Starting a new contract isn’t always simple. When a contract starts, both parties are willing to accept risk to a certain level. Every contract usually addresses 3 variables:  

  • Cost of delivery of the scope
  • Time or speed of delivery
  • Scope of work: what is the client going to get 

There are two types of contracts:

  • Fixed contracts: where at least 2 out of the 3 variables are fixed. Usually cost and scope, though sometimes timeline is locked in as well.
  • Agile contracts: where maximum 2 variables are fixed, and likely only 1 (cost).

At Slash, the majority of our contracts are agile. In this article, we consider why various challenges and conflicts arise in a contract and how different approaches can be helpful. 

Challenges of fixed contracts

Fixed contracts are suitable for standard projects that do not have a high level of complexity or where all the technical specifications are very well understood (with a margin of error of less than 5%). They can also be beneficial in terms of cost control and risk minimization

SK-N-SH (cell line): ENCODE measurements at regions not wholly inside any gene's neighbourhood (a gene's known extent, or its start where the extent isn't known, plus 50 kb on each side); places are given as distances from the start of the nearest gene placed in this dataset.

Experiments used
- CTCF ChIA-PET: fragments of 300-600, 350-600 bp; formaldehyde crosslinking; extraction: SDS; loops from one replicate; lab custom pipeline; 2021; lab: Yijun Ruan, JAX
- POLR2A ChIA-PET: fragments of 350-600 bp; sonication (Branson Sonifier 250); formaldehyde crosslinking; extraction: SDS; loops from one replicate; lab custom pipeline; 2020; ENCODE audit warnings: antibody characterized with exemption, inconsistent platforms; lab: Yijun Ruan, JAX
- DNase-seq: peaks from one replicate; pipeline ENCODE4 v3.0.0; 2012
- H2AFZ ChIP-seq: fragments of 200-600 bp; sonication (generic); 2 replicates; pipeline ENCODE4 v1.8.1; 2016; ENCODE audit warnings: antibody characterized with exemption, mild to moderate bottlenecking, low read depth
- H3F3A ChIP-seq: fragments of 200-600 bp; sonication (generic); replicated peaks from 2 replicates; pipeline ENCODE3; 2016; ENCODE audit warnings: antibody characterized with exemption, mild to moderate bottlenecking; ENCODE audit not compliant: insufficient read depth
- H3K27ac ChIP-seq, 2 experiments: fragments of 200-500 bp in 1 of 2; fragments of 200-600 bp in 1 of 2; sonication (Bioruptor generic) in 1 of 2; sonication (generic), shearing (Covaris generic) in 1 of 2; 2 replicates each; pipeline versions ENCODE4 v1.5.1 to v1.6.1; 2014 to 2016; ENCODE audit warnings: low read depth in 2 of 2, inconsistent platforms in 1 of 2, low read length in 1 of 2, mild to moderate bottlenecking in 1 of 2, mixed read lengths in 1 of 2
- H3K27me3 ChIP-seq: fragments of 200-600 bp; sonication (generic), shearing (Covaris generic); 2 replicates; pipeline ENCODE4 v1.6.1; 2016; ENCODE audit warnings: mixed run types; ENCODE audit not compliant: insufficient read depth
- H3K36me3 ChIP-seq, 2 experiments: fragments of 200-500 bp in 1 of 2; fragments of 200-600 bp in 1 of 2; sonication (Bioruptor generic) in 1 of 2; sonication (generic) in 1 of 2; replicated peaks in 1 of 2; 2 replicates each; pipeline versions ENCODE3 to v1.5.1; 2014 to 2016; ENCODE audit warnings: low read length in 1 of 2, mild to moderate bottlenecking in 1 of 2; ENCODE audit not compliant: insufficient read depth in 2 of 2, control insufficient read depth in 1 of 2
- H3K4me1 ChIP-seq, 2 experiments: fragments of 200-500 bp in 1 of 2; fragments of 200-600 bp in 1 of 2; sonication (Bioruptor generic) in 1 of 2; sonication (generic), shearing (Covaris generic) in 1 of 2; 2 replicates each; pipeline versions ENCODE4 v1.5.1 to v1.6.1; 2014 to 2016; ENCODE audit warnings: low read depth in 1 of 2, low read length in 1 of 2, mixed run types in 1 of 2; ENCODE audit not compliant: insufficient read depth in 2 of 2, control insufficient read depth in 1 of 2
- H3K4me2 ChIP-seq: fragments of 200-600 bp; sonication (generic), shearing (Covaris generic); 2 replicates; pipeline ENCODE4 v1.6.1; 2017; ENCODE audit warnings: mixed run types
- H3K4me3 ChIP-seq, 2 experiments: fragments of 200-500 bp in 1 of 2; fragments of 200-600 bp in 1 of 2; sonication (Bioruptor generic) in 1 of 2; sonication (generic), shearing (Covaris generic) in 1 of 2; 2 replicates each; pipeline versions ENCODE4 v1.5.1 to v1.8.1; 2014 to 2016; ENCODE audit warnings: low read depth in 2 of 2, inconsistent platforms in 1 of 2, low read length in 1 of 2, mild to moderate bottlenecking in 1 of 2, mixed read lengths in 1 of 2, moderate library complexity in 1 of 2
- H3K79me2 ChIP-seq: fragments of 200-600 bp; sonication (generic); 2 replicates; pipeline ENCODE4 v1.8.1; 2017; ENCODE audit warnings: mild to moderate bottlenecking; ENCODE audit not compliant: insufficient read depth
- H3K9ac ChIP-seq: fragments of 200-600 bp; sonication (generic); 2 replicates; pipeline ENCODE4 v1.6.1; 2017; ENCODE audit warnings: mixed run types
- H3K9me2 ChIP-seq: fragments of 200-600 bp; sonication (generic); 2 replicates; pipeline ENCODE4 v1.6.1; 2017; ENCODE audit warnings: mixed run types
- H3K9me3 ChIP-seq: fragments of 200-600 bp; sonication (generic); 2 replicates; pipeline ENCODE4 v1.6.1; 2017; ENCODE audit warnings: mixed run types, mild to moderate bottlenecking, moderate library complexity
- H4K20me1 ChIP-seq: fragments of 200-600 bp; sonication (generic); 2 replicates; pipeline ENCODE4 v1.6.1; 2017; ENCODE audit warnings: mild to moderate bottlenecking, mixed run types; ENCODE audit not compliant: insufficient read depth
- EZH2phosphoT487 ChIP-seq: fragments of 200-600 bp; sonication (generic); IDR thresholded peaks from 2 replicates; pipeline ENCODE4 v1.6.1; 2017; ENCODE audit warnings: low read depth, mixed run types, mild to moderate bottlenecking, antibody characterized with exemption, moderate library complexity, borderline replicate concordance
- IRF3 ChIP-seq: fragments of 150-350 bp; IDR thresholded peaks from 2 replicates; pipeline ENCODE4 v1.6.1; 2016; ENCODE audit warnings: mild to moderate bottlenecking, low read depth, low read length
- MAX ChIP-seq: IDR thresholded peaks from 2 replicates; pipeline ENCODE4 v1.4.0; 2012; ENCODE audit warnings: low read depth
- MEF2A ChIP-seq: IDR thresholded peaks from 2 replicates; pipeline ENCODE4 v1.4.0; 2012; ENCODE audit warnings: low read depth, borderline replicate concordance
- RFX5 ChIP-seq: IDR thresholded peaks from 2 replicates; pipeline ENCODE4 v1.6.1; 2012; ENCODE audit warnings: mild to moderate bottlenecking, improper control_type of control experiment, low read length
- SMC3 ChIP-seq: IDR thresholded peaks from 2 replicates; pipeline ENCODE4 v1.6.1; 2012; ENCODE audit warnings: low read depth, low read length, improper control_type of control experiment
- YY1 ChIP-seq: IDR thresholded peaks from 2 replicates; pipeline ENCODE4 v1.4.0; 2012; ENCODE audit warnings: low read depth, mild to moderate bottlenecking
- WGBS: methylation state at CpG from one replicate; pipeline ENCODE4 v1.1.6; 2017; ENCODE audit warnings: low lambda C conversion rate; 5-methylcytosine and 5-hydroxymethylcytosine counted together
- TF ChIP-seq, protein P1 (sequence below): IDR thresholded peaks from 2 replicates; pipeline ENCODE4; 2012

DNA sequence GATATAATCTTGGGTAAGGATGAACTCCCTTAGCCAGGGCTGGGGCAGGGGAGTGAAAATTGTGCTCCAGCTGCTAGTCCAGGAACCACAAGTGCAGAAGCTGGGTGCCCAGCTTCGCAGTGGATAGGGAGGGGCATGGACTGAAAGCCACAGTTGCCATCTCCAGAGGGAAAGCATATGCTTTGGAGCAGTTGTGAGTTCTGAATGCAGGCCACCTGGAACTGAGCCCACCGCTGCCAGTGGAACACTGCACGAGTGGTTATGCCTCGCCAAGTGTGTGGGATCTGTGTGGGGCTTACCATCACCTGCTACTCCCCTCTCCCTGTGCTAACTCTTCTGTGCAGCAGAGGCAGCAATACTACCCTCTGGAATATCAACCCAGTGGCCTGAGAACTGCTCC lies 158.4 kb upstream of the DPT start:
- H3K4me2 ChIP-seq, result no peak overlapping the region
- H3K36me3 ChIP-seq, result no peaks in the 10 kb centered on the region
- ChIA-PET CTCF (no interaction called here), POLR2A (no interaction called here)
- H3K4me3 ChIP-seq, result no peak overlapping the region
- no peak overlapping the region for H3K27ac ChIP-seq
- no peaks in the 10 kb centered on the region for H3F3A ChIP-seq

However, common challenges with fixed contracts are:

  • Handling uncertainty beyond the original specifications
  • Scope creep and change requests
  • Tracking and accounting for project status
  • If billing is fixed, incentives to shortcut effort
  • If timeline is fixed, incentives to shortcut effort

Benefits of Agile contracts

As there are challenges in most contracts, the significance of agile contracts becomes noticeable. CEO of Slash Andries De Vos notes that both parties in a contract are partners that optimize for business outcomes by establishing deep collaboration and trust.